A urinary tract infection (UTI) is a bacterial infection that affects any part of the urinary tract. Although urine contains a variety of fluids, salts, and waste products, it usually does not have bacteria in it. When bacteria get into the bladder or kidney and multiply in the urine, they cause a UTI. The most common type of UTI is a bladder infection which is also often called cystitis. Another kind of UTI is a kidney infection, known as pyelonephritis, and is much more serious.
UTIs are most common in sexually active women and increase in diabetics and people with sickle-cell disease or anatomical malformations of the urinary tract.
Since bacteria can enter the urinary tract through the urethra (an ascending infection), poor toilet habits can predispose to infection, but other factors (pregnancy in women, prostate enlargement in men) are also important and in many cases the initiating event is unclear.
A urinary tract infection, or UTI, is an infection that can happen anywhere along the urinary tract. The urinary tract includes the:
• Ureters – the tubes that take urine from each kidney to the bladder.
• Urethra – the tube that empties urine from the bladder to the outside.
Cause of UTI
· E. coli.
· Female sex.
· Enlarged prostate.
· Neuropathic bladder.
· Urinary tract calculi.
· Polycystic kidney disease.
· Diabetes mellitus.
· Vesico-ureteric reflex.
· Bladder catheterisation.
Mal treated Acute UTI
- Urinary obstruction
- Enlarged prostate.
- Stasis in bladder
- Neurogenic bladder.
- Vesico-ureteric reflux.
- Polycystic kidney disease.
- Diabetes mellitus.
Symptoms of Bladder Infection
• Frequent urination along with the feeling of having to urinate even though there may be very little urine to pass.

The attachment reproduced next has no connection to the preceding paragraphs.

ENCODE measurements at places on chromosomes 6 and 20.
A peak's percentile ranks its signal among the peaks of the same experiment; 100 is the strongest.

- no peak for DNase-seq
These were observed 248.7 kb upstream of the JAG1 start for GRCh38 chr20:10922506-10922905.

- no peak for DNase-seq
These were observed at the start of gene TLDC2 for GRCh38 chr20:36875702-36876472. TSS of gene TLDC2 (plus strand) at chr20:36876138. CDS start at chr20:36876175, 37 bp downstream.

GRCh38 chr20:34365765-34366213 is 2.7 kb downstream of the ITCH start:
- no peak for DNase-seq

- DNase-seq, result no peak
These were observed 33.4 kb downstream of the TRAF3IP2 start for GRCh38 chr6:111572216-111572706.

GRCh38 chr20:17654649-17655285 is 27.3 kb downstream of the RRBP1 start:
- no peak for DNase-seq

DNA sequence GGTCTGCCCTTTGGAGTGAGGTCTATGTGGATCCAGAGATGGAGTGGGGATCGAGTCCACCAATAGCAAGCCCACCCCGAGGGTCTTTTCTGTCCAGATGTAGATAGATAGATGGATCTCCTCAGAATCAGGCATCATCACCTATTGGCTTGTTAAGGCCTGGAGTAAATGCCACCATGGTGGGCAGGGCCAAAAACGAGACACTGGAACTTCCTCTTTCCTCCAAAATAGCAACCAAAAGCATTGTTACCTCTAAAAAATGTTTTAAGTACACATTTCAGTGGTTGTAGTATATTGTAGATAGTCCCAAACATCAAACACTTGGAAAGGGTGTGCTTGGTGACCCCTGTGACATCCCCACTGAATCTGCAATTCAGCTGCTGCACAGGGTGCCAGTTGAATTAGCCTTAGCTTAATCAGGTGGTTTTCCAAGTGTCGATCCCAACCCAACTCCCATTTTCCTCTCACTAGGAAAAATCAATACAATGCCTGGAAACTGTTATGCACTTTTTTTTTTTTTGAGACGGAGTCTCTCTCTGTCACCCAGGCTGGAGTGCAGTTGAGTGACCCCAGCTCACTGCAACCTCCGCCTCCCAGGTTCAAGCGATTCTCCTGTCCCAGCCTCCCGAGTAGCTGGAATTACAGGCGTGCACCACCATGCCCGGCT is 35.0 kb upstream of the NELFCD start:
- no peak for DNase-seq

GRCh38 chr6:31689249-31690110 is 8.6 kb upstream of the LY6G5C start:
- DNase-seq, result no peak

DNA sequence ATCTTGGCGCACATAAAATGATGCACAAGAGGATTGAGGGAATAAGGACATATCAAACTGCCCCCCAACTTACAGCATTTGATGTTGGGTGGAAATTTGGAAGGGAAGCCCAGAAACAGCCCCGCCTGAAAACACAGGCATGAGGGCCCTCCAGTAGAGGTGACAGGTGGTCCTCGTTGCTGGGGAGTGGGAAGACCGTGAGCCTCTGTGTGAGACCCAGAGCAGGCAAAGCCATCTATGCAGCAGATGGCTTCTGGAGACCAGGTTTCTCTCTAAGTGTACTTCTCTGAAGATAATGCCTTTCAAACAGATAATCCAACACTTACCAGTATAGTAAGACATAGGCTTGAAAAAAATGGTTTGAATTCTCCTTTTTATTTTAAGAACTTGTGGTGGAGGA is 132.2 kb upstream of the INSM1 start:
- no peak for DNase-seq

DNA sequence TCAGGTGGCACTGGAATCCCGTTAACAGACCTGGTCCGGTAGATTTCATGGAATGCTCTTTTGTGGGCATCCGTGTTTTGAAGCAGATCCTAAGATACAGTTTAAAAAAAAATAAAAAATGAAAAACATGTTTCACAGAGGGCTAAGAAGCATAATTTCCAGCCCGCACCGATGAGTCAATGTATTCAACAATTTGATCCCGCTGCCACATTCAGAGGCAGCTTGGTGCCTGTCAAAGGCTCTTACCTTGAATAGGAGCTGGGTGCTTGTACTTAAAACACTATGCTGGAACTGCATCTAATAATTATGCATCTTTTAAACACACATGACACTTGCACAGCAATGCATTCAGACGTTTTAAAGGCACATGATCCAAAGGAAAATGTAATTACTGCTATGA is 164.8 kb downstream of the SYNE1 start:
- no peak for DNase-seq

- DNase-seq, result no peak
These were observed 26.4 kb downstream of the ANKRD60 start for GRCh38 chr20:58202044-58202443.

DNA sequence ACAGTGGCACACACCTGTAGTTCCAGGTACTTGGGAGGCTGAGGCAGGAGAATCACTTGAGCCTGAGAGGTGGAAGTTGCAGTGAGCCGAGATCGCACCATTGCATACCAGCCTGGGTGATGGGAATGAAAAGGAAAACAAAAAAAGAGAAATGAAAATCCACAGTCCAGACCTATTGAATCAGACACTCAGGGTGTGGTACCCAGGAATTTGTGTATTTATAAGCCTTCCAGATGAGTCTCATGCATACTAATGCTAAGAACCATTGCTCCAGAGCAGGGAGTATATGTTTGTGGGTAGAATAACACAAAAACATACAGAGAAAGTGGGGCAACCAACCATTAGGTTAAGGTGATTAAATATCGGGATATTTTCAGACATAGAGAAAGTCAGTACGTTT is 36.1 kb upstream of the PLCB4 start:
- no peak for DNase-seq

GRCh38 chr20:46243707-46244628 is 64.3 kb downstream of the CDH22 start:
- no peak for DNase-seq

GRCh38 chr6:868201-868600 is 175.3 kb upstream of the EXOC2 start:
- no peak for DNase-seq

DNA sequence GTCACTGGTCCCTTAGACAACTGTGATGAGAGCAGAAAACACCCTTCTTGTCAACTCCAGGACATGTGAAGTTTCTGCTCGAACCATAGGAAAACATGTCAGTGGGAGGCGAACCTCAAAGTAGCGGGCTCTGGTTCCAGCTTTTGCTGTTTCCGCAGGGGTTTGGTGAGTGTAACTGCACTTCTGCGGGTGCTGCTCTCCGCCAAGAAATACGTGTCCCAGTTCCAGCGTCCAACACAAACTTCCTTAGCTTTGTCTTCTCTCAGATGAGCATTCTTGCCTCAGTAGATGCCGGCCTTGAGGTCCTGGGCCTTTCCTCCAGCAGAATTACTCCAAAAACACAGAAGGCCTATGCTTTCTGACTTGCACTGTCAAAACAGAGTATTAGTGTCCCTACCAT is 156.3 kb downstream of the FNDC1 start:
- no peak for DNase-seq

• Nocturia: Need to urinate during the night.
• Urethritis: Discomfort or pain at the urethral meatus or a burning sensation throughout the urethra with urination (dysuria).
• Pain in the midline suprapubic region.
• Pyuria: Pus in the urine or discharge from the urethra.
• Hematuria: Blood in urine.
• Pyrexia: Mild fever
• Cloudy and foul-smelling urine
• Increased confusion and associated falls are common presentations to Emergency Departments for elderly patients with UTI.
• Some urinary tract infections are asymptomatic.
• Protein found in the urine. Cloudy urine
• Foul or strong urine odor
• Frequent or urgent need to urinate
• Low fever (not everyone will have a fever)
• Need to urinate at night
• Pain or burning with urination
• Painful sexual intercourse
• Pressure in the lower pelvis
Symptoms of Kidney Infection
• All of the above symptoms.
• Emesis: Vomiting is common.
• Back, side (flank) or groin pain.
• Abdominal pain or pressure.
• Shaking chills and high spiking fever.
• Night sweats.
• Extreme fatigue. Chills and shaking
• Fever above 102 degrees Fahrenheit, which lasts for more than 2 days
• Flank (side) pain
• Flushed, warm, or reddened skin
• General ill feeling
• Mental changes or confusion (in the elderly, these symptoms often are the only signs of an UTI)
• Nausea and vomiting
• Severe abdominal pain (sometimes)
PREVENTION of UTI
- Drink plenty of liquids to flush bacteria out of the urinary system.
- Wipe from the vagina to the anus after defecation to avoid spreading bacteria.
- Drink water before and after sex so that one will urinate a good volume with a steady stream afterwards. This will help eliminate any bacteria that may have entered.
- Consider using another method of birth control or a different brand of condom for your spouse if you suspect that chemical over the condom is causing irritation.
- Avoid tight clothing. It may irritate tissues, trap heat, and promote bacterial growth.
- Wear cotton underwear. Cotton is less irritating and provides more ventilation than nylon.